Something  brilliant happened yesterday.   As usual I was tuned  into Kiss.  I had a little sway whilst listening to Drake; singing along to Too Good whilst looking at my husband who was giving me evils back.  Every so often when my husband wasn’t looking I’d hold onto the kitchen sink and move a few steps.  When I heard Major Laser’s Lean On  I pressed KISS’s number.  It rang…it wasn’t engaged…so I was already feeling edge of my seat excitement. KISS answered.  Just like that.  No warning. No time to prepare a laid back, yeah man thank you.  So far, so cool…then I opened my mouth.  I find it so hard not to be gushingly thankful when random happy things happen.  Immediately the onset of ‘thank you’ diarrhoea struck.  I think I told KISS how much I love them…but I’m not ashamed of my declaration, it’s true.  I mentioned my pink sofa which brings comfort and colour to my life.  I said I was disabled; it’s not something I say easily or often.  I think I wanted Kiss to understand how instrumental they are in keeping me sane.  Lovely KISS offered to arrange wheelchair access for me at the venue.  But although Sean Paul and Sia keep telling me to ‘hit the dancefloor’ I can’t. Well I could but it would be literal, ugly and I might take down a few innocent bystanders. I definitely mentioned my Kissmass failure.  Come on Kiss…I’ve spent the last four Decembers scared to leave the house or was it that I couldn’t leave the house?  You’re probably thinking what has this got to do with MYELOPATHY?  Everything!

Following my first anterior cervical dissection and fusion I had a six week check up. At this point I didn’t really understand what was wrong with me, not because I’m a plum but because each healthcare professional had their own interpretation of myelopathy, they used different terminology and their advice was contadictory.  Anyway at the check up I asked the neurosurgeon when could I swim…the physio said it was fine.  Apparently  NO…my spine would not be aligned, infact for most of it my neck would be at about eighty degrees.  Pain would ensue and it would lead to premature wear and tear.  Could I dance?  There must have been desparation in my voice because he asked if my career involved dancing.  NO…do I look like a lap dancer?  But I danced everyday, all around the house, whilst doing all sorts of chores.  Did I want to increase wear and tear?  Did I want to fall over? Did I want to be in pain. NO. No to swimming, no to dancing, no to driving.  It should be called NOelopathy.

I’m tuneless, I can’t play an instrument but I live and breathe music.  Maroon5 calmed me when my noisey hospital ward was like Hammersmith Tube Station.  They  helped me block out my ailing neighbours and their thoughtless visitors.  Yes it’s entertaining to evesdrop sometimes but when your head is imploding music blocks out the pressure.  It’s a painkiller, it’s soundproffing.  Plan B rescued me many times from the edge.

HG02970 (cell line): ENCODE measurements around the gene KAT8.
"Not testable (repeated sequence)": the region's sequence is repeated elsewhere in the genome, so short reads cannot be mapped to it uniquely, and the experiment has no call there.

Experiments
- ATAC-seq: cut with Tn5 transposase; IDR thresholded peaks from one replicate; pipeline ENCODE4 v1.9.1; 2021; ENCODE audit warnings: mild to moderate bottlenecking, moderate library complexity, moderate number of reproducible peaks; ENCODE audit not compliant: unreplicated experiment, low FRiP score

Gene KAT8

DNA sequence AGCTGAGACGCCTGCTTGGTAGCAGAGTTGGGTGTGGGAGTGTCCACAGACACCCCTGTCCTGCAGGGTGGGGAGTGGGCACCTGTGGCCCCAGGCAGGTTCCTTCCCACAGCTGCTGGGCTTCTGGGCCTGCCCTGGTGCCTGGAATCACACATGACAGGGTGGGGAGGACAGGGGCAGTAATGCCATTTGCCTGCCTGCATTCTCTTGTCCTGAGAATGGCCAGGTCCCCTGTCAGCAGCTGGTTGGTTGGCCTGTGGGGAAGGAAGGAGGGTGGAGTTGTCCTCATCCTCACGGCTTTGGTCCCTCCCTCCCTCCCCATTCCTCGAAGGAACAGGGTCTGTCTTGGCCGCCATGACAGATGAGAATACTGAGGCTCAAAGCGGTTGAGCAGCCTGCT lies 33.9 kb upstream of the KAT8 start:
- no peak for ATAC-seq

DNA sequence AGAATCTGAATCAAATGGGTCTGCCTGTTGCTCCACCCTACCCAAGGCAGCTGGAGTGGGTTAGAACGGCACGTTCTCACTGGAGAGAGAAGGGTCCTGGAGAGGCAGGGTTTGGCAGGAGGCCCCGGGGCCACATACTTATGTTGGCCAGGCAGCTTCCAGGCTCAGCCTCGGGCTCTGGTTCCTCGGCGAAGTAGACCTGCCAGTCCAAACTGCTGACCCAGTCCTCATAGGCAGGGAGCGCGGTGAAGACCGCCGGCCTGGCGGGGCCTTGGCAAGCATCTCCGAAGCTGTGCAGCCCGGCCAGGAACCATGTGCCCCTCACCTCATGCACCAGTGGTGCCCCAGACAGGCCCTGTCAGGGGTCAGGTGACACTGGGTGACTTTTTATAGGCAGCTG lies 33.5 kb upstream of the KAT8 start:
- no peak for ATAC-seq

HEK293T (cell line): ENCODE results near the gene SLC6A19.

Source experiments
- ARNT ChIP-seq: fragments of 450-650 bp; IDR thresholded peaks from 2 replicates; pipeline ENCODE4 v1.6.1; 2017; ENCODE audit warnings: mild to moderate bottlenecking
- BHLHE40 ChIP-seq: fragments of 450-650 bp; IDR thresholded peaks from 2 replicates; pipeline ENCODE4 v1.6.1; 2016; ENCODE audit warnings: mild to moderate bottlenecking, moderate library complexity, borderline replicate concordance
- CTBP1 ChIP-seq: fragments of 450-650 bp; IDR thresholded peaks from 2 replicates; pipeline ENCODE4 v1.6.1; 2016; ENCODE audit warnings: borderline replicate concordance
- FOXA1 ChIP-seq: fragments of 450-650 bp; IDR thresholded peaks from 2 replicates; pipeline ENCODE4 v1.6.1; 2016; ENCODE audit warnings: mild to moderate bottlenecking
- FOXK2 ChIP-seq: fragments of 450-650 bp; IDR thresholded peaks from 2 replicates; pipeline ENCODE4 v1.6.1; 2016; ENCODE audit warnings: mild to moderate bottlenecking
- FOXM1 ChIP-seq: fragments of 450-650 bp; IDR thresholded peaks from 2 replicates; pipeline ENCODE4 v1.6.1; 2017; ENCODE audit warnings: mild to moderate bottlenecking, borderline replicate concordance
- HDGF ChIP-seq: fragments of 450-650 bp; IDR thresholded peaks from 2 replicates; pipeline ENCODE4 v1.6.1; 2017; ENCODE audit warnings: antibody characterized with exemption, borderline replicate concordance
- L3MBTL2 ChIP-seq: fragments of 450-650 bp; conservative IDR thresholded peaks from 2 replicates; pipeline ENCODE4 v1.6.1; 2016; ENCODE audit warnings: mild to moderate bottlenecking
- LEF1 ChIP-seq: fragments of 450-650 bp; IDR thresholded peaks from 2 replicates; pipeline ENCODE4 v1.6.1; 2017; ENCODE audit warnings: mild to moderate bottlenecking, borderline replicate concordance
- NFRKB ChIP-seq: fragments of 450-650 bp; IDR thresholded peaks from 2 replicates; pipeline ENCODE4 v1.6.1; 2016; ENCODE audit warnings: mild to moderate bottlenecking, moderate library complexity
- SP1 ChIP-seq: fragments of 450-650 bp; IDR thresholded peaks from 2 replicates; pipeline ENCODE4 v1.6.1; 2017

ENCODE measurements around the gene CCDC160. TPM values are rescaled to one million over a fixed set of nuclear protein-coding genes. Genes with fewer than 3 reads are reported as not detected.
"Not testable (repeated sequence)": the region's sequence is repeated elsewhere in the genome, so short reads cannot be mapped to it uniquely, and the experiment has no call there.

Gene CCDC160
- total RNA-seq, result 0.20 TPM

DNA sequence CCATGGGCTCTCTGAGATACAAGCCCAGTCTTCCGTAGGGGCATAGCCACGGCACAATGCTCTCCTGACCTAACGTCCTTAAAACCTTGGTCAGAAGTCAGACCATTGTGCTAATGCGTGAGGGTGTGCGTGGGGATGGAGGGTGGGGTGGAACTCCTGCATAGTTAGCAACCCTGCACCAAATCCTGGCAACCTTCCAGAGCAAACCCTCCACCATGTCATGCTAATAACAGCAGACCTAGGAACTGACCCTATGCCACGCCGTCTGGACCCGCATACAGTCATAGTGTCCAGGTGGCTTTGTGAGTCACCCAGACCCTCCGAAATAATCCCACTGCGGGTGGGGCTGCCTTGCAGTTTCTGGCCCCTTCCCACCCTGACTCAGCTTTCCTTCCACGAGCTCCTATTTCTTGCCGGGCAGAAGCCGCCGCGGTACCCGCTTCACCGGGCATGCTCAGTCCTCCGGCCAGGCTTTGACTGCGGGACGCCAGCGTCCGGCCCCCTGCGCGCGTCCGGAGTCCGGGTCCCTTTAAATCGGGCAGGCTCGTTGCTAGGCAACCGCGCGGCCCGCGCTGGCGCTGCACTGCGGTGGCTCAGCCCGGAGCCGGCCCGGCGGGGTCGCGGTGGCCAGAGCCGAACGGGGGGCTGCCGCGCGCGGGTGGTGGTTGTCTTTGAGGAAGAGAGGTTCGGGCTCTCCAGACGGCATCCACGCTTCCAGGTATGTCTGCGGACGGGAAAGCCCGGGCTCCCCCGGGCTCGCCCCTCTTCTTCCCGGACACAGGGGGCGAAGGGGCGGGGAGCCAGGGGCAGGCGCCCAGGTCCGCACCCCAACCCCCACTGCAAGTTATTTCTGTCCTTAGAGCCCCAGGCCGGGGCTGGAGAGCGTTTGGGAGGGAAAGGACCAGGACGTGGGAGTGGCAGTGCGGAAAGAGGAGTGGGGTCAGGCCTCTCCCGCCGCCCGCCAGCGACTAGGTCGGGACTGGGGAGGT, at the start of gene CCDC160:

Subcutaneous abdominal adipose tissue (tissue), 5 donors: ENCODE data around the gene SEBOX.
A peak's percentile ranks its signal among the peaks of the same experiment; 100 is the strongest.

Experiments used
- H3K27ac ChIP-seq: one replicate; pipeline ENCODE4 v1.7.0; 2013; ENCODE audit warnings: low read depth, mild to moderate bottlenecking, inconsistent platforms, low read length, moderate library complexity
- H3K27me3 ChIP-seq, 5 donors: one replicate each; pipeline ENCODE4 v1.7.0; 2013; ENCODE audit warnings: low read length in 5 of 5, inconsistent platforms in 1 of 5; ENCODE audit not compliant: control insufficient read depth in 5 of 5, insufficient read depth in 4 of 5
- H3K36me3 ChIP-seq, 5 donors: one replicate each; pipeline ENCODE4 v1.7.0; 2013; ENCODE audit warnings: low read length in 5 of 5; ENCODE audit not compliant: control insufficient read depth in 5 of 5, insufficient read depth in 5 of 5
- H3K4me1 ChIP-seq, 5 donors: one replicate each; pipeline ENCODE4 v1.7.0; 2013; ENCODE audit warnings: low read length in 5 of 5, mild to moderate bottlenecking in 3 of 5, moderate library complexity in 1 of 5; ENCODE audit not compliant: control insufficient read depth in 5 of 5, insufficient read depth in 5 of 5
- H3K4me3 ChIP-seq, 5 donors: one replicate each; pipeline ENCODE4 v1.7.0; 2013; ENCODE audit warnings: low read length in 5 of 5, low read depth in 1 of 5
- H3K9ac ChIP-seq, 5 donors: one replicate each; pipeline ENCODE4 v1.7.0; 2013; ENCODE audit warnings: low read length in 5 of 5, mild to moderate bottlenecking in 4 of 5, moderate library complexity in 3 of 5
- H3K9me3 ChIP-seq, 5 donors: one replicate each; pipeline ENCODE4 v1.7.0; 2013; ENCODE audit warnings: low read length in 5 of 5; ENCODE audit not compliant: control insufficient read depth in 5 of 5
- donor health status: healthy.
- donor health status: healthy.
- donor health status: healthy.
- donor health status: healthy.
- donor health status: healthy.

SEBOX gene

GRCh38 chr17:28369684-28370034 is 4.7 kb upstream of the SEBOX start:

Music is therapeutic.  It coaxes out a shimmy here and a wiggle there.  OK then I’m falling over…Music can be dangerous to us myelopiters.

For me each day is the same but different.  Like yeterday morning: I got out of bed as usual, made porridge, checked emails to see if I’d won the Euro millions.   Nope.  Then I win these crazy tickets.   Suddenly the outside world was inside and I had something to say, which is bloody exciting when you are in the house as much as me.  Communicating can be a real issue with us myelopiters.  It’s lonely living in our bodies.  The external world doesn’t understand what’s going on with us.  We don’t know what’s going on with us! Sometimes I’m quiet not because I’m tired or moody I just haven’t anything to say.  I talk about the dogs, what the kids are up to, programmes on the telly so winning these tickets was breaking news in my house.

So my girls are definitely up for this Halloween house party. They promise to say high to Tiny Tempa for me. They’re going to bring a mate each.  My boys are a bit put out but we are not the Brady Bunch. Now there’s the costumes to consider.  I’ve got green tights upstairs.  Face paint will be inolved…it will rub off onto the pillows. Caitlan’s friend will sleep over…see already my mind is busy   In my imagination, right this minute, I can seee my daughters dancing, laughing, forming great memories together. The following morning Grace will be groggy and dangerous as she gets ready for work.  Kitty will be enjoying her half term sleep in.  The boys will still be complaining about the tickets.

OK, I’m not actually going to the party, I am on the peripheral.  Side effect of myelopathy number 1 – PERIPHERAL.  Get used to it…for those with cervical myelopathy a mind over matter thought process is dangerous…paralysis is very real.  Myelopathy is like having a baby, your world will change and you might find you’re backstage, on the bench, in the wings, put out to pasture. Did I mention no wine? That’s a bummer that one.  By all means give it a go.  I did. It was bad.  I don’t mean good bad.  It was simply bad bad.

So today has been very different. I’ve been different.  Kiss entered my airspace, I now have a voice of my own.  I have a tale to tell and it feels good. I’m real and not a cardboard cut out that gathers dust in the corner.  Also I’ve learnt something…I need to enter a lot more competitions – watch this space.

On a serious note, this blog is not fact it’s perspectve, each myelopathy case is unique.   We may have triggered our disease differently.  For some of us an injury might have brought it on. I unknowingly was  born with congenital fusing.  There is a brilliant site that brings those with cervical myelopathy together.  This is the link

https://www.facebook.com/groups/cervicalstenosiswithmyelopathy/

Another link is https://gertrudetkitty.wordpress.com/ which is where I blog about my writing, there is often a cross over with myelopathy.  My twittering can be found @GertrudeTKitty